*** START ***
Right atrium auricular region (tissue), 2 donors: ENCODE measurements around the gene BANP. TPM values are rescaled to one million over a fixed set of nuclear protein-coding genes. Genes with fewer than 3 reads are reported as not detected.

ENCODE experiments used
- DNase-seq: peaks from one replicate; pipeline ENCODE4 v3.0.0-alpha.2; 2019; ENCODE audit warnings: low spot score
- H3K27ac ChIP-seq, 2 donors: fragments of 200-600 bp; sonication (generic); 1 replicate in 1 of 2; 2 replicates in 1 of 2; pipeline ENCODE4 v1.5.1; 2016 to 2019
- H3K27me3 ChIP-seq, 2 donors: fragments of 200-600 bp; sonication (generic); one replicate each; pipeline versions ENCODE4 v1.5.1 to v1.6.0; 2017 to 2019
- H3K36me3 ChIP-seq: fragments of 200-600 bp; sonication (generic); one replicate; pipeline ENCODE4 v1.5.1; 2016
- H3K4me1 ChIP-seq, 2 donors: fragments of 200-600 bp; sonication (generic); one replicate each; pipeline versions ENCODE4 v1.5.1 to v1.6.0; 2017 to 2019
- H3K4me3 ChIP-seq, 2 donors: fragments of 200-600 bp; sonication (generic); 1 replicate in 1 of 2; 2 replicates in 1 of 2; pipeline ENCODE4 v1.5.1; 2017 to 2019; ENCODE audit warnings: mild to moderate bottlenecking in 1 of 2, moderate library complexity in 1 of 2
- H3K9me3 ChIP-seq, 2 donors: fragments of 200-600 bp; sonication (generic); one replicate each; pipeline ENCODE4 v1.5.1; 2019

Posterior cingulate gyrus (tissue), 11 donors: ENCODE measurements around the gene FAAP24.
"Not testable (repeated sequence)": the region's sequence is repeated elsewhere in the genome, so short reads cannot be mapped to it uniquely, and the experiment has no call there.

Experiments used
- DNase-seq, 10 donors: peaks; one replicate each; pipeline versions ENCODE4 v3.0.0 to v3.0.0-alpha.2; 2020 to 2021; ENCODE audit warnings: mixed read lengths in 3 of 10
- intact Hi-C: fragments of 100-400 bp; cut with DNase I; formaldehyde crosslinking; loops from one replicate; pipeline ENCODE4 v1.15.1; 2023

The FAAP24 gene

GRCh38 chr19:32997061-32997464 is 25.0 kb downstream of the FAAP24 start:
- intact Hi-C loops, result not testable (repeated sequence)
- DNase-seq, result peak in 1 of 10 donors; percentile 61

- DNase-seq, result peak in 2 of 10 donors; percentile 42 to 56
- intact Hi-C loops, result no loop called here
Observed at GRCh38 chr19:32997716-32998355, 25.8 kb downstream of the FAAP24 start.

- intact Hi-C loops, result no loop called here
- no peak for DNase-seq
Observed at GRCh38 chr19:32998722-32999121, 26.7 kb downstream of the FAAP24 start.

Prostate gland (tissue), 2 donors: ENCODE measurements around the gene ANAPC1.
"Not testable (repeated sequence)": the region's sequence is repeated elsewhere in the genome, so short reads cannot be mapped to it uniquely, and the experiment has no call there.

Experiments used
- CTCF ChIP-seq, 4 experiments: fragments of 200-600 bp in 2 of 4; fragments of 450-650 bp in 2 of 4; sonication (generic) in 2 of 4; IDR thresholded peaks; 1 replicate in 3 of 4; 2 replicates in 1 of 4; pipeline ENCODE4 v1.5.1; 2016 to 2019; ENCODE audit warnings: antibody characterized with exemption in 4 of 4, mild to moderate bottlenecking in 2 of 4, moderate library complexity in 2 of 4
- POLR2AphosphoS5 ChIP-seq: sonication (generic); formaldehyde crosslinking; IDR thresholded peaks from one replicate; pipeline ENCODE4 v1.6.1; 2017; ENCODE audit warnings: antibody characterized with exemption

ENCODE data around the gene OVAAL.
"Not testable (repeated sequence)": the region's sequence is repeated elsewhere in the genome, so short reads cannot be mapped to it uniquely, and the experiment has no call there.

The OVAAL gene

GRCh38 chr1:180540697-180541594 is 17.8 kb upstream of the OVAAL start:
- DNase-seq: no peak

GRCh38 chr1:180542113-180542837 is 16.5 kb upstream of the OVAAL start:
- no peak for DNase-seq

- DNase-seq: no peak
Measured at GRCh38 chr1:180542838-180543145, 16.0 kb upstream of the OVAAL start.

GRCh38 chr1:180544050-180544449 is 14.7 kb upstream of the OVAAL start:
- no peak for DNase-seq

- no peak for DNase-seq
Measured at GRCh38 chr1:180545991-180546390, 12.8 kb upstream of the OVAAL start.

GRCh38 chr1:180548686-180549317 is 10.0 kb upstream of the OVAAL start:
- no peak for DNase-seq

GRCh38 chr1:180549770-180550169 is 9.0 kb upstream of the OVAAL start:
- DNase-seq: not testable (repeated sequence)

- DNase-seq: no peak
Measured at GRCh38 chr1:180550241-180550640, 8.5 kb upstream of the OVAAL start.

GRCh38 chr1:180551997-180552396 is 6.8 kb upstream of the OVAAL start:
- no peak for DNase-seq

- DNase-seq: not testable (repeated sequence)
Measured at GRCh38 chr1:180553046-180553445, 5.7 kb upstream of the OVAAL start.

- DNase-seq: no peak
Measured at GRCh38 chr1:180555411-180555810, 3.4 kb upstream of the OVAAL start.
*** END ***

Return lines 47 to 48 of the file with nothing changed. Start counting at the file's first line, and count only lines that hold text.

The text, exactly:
- DNase-seq: no peak
Measured at GRCh38 chr1:180550241-180550640, 8.5 kb upstream of the OVAAL start.